Spooling up your centerpin wrong will make it useless for its fishing purpose, therefore it is essential to get this right. It is also important to note that during your fishing you should reel your line in under tension every two or three casts to re-bed your line otherwise the line on your reel will become loose and overlapped.
- First off, soak a backing line of your choosing and a monofilament mainline of your choosing in water for 3 or more hours. This will aid the bedding in and help the line form around the reel better. You would not normally spool a centerpin with braid as it is not suitable for the style of fishing you would use a centerpin for.
- Next, you want to set up a spooling station or line spooler that is fit for your centerpin reel. If you don’t have one of these then you can place a pen or pencil through the hole in your new spool of line and ask a friend to assist you.
- You will need to start with the presoaked backing line. Either set your new spool of line in your spooler or ask a friend to hold it. You then want to take the end of the line, run it through the line rings on your rod and attach the line to the bottom of your reel with a standard overhand knot. It is important that the line runs from the bottom of the spool for the reel to function properly when fishing.
- You want to pinch the line in your fingers close to the spool to keep a good tension and slowly reel the line from the spool onto your centerpin. You will need to move the line side to side with it pinched in between your fingers as you slowly wind up the line to ensure that it gets spread evenly over the reel.
- Once you have wound 100 yards of backing onto your reel cut the line and clip the line up so it doesn’t lose tension.
- Now take your monofilament mainline and feed it through the line rings on your rod. Attach the Mono mainline to your backing line using a double uni-knot or Albright knot.
- Repeat the same process as you did with the backing but with your monofilament mainline, making sure it beds down tightly and evenly across the width of the reel.
- Ensure that you do not spool too much monofilament line on your centerpin and certainly do not fill it all the way up. You should spool up not more than 2 – 300 yards of mainline to ensure there is more weight on the outside of the reel. This weight will help keep a good rotation during free-lining and float fishing.
- Once you have spooled up your centerpin, cut off the line and band the spool up to keep the tension. Make sure to bed your line in regularly while your fishing to avoid line piling, loose line, or a tangled mess.
Spooling up a Fly-Fishing Reel
Spooling up your fly-fishing reel is remarkably similar to spooling up a centerpin reel as they are basically identical fishing reels. The main difference between the two is the size and type of line you will be filling the reel with. Similar to the centerpin setup, you will need a backing line, but you will also need a fly-fishing mainline of your choice and a leader. Spooling up a fly-fishing reel is not as difficult as it seems and if anything, it is easier to do than filling a centerpin with monofilament mainline.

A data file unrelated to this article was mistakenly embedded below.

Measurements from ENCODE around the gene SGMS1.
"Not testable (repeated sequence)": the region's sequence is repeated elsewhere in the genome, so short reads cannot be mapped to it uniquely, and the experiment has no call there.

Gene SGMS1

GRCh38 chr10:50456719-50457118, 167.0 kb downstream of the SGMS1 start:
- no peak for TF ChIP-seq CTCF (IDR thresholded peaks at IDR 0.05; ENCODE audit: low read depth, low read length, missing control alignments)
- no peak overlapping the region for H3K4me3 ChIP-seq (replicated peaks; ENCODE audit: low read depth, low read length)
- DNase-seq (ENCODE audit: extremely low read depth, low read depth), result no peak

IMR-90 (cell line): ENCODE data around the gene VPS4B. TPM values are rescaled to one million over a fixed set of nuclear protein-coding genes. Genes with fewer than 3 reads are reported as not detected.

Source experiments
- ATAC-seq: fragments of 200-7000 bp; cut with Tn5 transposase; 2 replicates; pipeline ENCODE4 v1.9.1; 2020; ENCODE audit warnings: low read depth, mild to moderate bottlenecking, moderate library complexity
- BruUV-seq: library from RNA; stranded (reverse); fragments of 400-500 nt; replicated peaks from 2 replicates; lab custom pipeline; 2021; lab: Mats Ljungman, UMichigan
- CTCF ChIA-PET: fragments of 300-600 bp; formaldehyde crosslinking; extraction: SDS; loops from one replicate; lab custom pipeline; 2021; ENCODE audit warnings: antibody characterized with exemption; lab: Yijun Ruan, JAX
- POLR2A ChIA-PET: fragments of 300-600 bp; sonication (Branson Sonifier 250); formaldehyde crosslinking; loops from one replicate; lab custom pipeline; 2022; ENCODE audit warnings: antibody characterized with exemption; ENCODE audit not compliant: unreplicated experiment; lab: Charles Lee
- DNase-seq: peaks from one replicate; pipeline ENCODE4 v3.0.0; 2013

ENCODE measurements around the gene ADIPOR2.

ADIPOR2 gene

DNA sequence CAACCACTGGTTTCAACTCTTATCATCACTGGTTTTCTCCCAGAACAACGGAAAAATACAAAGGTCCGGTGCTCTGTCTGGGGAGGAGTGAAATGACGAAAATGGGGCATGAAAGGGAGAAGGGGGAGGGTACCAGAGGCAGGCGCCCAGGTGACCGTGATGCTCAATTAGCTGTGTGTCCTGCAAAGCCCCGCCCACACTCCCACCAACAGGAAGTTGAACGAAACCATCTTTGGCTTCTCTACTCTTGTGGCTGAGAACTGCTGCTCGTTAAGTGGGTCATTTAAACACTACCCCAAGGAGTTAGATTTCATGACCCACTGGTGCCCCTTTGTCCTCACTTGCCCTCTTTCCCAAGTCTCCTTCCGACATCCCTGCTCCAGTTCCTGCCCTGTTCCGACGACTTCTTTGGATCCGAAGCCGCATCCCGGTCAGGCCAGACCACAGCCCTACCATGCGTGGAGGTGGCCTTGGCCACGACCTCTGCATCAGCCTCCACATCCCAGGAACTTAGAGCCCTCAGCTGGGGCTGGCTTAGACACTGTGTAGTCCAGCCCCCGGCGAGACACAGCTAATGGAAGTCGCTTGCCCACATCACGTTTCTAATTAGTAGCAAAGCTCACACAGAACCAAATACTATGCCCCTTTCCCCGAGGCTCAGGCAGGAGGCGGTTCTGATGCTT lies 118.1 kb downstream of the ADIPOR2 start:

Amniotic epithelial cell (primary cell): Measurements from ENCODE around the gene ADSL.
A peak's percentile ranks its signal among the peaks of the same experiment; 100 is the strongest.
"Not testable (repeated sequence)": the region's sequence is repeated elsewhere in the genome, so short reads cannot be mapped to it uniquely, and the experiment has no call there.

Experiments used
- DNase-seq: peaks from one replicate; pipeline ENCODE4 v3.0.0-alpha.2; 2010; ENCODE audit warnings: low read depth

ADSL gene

- If your fly reel has a clutch, tighten the drag adjustment so there is no give during the process of re-spooling. There is no need to soak any line beforehand, but you should place a pre-bend in your backing line to make life easier.
- First, you need to attach your backing line. Run the line through the line rings on your rod and feed the end of the backing line around the bottom of the reel and secure it with an arbour knot.
- Now wind your fly-reel until you have sufficient backing on your reel (the amount will depend on the reel’s size). Make sure to keep tension by pinching the line and ensure you move the line across the width of the reel, so it lays evenly.
- Now it is time to attach your fly line to your backing. To do this you should use an Albright knot (practice this knot and make sure it is perfect).
- Once you have attached your fly line to the backing you should wind up the reel in the same way as you did with the backing line. Make sure you keep tension and lay the line across the width evenly.
- Now you should attach your chosen leader to your fly line. The best knot for this is the nail knot. Again, you should study and practice this knot well as the strength of the line set up will rely on it.
- Reel your leader up with less tension so you do not cause too much curving in the line, this will give you better presentation when it is time to wet a line and go fishing.
Bedding in Your Line
It is important to bed in your line properly before heading out fishing. Making sure you soak your line will help greatly but to further ensure you are bedded in well and get good line lay when you head out to the river or lake, you should bed it in further. You can help bed the line in on your open-face and bait-caster reels by attaching a lead to your line and heading out to a field or large empty expanse of water to do some casting. Make plenty of casts with your reel and reel in the line with good tension.
Doing this will make sure you get out any twists that have occurred during the spooling process while stretching out monofilament to make it a bit more supple. It is best to do this before you head out fishing to make sure that your first casts are perfect, and your line lay is the best it can be. You do not want to be making several casts to bed in your line on the water you plan on fishing the same day, this will not give you the best chances of a bite.